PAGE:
Research has not distinguished any marked efficacy of one iteration of vitamin C over another. Moreover, vitamin C doesn’t seem to work for the prevention of various conditions, according to the NIH.

Although those who secure plenty of vitamin C by eating fruits and vegetables have a lower risk of developing lung, breast, and colon cancer, the intake of vitamin C supplements with or without antioxidants appears to offer no preventive benefit with regard to cancer, the NIH wrote. To boot, vitamin C supplementation may interfere with chemotherapy and radiotherapy cancer regimens; those receiving these treatments should consult with their oncologist before taking vitamin C or other antioxidant supplements, particularly in high doses.

Similarly, people who eat loads of fruits and vegetables also are at lower risk of heart disease, but supplementation fails to offer preventive health benefits. “Researchers believe that the antioxidant content of these foods might be partly responsible for this association because oxidative damage is a major cause of cardiovascular disease. However, scientists aren’t sure whether vitamin C itself, either from food or supplements, helps protect people from cardiovascular disease. It is also not clear whether vitamin C helps prevent cardiovascular disease from getting worse in people who already have it,” according to the NIH.

As for the common cold, vitamin C supplements may help only marginally. Studies show that for most of us, vitamin C supplements do not reduce the risk of getting the common cold. Once you have a cold, however, taking vitamin C supplements may slightly shorten the duration or severity of milder cold symptoms. Using vitamin C supplements after cold symptoms start does not appear to be helpful, notes the NIH.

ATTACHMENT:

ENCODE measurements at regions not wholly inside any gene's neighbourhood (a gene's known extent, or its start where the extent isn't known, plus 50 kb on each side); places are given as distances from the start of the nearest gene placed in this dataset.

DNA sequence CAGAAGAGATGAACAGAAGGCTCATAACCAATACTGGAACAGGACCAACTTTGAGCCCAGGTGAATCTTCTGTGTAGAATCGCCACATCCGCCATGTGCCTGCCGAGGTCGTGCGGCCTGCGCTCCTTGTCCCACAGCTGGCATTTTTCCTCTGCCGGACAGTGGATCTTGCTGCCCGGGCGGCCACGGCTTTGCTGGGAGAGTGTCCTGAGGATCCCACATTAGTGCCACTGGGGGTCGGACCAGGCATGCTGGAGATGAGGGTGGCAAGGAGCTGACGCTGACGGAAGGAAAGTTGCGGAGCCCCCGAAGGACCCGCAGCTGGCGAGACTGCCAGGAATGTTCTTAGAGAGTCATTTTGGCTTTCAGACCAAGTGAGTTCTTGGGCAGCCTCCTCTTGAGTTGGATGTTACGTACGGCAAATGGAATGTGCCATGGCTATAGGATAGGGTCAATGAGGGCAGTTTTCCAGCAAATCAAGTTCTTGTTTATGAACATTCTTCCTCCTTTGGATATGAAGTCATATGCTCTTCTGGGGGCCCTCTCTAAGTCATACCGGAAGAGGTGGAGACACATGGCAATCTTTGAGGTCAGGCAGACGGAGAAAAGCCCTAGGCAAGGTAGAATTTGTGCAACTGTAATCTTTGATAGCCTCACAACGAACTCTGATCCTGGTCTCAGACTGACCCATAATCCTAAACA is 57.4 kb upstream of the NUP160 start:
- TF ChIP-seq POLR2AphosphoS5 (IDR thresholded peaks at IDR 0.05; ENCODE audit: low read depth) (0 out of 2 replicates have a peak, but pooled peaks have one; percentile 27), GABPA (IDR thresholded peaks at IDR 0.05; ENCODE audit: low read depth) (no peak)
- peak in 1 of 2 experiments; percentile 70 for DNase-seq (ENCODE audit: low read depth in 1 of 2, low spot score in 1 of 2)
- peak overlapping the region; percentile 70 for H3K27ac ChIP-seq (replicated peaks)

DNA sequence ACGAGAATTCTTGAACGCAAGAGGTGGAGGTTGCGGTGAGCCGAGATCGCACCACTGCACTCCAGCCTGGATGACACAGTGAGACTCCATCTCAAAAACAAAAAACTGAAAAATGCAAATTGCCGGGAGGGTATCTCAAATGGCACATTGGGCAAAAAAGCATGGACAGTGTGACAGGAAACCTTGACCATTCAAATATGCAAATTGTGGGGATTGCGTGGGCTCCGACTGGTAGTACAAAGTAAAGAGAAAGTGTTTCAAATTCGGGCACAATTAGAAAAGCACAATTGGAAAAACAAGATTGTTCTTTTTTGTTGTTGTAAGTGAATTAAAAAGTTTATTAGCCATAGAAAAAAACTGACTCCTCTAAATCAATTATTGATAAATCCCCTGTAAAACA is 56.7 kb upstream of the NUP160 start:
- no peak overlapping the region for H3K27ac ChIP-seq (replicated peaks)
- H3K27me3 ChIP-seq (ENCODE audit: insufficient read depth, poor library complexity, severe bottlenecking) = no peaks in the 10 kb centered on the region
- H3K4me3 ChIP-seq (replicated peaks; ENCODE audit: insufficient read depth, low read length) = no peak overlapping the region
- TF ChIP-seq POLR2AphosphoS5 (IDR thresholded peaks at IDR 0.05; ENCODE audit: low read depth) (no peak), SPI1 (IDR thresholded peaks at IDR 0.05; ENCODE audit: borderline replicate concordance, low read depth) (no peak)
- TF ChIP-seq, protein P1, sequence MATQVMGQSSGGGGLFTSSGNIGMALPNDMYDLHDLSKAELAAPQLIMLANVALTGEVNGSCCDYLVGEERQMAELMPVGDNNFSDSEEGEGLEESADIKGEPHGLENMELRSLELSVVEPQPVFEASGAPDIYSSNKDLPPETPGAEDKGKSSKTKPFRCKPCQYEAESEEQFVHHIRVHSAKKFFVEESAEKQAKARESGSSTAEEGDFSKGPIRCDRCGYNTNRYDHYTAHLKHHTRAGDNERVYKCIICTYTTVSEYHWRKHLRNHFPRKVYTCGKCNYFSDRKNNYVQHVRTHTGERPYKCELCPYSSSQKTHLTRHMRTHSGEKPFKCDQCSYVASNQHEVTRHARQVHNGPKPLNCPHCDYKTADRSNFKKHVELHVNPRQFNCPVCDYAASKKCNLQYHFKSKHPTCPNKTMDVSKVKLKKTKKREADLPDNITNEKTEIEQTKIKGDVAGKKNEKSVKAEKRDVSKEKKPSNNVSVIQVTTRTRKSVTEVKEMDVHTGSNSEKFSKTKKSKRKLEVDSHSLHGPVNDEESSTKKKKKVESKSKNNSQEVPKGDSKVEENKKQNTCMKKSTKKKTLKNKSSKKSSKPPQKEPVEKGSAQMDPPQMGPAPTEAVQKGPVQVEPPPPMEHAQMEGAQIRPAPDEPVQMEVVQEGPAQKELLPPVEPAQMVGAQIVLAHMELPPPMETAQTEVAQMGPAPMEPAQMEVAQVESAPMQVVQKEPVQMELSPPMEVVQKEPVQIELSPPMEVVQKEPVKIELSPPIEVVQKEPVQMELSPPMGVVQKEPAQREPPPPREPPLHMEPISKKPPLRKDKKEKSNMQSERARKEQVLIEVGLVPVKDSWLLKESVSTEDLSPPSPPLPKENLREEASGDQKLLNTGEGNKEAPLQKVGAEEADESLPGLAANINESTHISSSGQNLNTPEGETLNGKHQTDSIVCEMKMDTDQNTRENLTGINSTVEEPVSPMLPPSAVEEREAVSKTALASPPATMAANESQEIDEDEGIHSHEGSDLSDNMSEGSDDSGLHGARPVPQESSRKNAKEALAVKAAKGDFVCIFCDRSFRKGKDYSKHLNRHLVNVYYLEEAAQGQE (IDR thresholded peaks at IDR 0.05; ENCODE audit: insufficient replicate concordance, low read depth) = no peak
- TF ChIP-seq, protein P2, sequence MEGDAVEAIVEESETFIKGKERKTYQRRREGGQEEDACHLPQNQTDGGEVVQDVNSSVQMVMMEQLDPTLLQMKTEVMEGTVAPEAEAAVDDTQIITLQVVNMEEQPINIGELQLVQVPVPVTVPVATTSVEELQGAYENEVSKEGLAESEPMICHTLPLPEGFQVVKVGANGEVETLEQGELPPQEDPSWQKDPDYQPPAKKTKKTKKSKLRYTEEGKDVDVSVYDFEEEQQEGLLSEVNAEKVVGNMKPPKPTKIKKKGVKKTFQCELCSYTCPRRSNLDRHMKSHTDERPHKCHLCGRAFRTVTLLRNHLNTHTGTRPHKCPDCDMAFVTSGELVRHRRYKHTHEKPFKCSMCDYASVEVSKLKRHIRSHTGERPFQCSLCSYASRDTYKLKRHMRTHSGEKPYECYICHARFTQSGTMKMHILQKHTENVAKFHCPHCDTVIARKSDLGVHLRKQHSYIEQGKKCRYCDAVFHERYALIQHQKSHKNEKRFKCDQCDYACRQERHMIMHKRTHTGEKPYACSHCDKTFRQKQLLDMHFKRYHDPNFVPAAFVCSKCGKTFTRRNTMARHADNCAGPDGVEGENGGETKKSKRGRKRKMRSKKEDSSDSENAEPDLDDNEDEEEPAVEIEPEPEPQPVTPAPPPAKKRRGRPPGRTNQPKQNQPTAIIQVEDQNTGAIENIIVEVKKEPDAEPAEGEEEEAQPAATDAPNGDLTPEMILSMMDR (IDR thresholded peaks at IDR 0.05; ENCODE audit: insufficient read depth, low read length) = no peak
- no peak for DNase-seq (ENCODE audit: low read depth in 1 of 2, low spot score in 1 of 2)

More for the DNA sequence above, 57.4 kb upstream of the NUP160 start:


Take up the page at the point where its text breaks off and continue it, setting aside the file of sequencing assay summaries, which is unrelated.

In addition to providing few benefits with respect to many medical conditions, overdoing it with vitamin C supplementation can lead to diarrhea, stomach cramps, and nausea. Moreover, in those with hemochromatosis, vitamin C can exacerbate iron overload and lead to tissue damage.

Read more about vitamin C on MDLinx.

Vitamin E

Vitamin E possesses distinct antioxidant properties and is available in supplement form. In nature, vitamin E is available in eight forms: alpha-, beta-, gamma-, and delta-tocopherol and alpha-, beta-, gamma-, and delta-tocotrienol. In humans, only alpha-tocopherol is needed, and it’s this form that’s available in supplements.

According to the NIH, vitamin E supplements fail to proffer health benefits with respect to various health conditions. “[C]linical trials have not provided evidence that routine use of vitamin E supplements prevents cardiovascular disease or reduces its morbidity and mortality. However, participants in these studies have been largely middle-aged or elderly individuals with demonstrated heart disease or risk factors for heart disease,” the Institute wrote. 

The NIH also cited research that vitamin E supplementation may actually increase the risk of hemorrhagic stroke. Similarly, instead of lowering the risk for cancers, vitamin E supplementation may increase the risk of prostate cancer.

According to other data cited by the NIH, taking vitamin E supplements—either with or without other antioxidants—also is also ineffective in preventing age-related macular disease and cataracts, as well as slowing cognitive decline.

Read more about vitamin E and other vitamins that may play a role in immunity at MDLinx.

Bottom line

Despite their touted health benefits, many supplements fail to cut the mustard. At the least, these supplements are a waste of money; at most, their intake could result in unwanted adverse effects. Exhibit caution and refer to clinical guidelines when recommending supplements.

Click here to learn more about supplements that can do more harm than good, on MDLinx.